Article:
The NYPD’s program illustrates how these initiatives can run into trouble. Importantly, rather than requiring officers to turn on the camera whenever an officer seeks to question a civilian, as advocates had demanded, the NYPD policy requires recording only when the interaction rises to the person being searched, arrested or “suspected of criminal activity.” As a result, many low-level investigative encounters that can quickly escalate in circumstances where turning the camera on may not be safe or feasible will not be recorded. Moreover, the policy has precious few details about supervisory review, and doesn’t include language about consequences of noncompliance, simply noting in an accompanying report that officers face “possible discipline after the conclusion of a 90-day period of field training” if they fail to adhere to departmental guidelines.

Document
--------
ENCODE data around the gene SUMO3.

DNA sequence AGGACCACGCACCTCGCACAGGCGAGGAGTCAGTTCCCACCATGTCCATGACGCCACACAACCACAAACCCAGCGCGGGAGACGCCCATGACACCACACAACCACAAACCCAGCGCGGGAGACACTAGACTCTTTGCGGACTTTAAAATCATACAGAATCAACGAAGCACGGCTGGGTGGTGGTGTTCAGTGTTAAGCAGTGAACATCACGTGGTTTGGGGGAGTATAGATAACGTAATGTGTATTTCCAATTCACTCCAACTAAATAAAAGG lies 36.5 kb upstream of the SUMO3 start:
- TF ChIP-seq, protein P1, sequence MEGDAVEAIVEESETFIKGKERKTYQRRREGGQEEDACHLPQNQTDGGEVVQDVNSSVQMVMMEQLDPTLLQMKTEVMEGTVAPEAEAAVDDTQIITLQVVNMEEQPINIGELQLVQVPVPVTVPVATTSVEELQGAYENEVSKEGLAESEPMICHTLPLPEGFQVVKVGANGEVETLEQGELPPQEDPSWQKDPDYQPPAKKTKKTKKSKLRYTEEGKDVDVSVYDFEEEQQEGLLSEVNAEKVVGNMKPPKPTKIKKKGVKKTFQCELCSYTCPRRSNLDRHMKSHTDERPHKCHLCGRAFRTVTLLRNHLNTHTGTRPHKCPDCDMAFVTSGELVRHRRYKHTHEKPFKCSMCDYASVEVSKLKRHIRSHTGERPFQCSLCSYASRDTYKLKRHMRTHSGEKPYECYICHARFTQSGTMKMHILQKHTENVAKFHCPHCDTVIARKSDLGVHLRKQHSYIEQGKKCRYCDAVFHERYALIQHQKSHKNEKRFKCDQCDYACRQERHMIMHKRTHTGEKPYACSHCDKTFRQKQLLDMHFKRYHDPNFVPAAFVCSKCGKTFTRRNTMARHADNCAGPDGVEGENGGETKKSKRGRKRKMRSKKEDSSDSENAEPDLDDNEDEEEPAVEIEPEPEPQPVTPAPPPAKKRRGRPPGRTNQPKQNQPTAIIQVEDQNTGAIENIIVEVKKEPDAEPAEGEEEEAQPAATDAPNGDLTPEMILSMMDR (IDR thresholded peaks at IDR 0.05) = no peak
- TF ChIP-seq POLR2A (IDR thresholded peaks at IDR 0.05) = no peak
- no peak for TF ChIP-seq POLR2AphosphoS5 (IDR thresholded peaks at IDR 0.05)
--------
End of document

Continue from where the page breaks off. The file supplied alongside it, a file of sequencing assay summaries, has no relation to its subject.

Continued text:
Another accountability flaw with the NYPD program is that it virtually eliminates the public as eyewitness. To get access to NYPD videos, the public and press must file open-records requests, to which the department can take months just to respond, with actual production often taking far longer. By contrast, the Seattle Police Department, after blurring body-cam footage to protect the identities of individuals depicted, posts its videos on YouTube. For police body-camera programs to succeed as accountability reforms, the videos cannot be secrets hidden inside police departments.
Compounding this problem is the fact that officers can get quick access to most videos, which gives them the ability to build a one-sided public-relations narrative, while victims of misconduct are left with only their own accounts as evidence. In other words, the NYPD policy further stacks the deck against victims.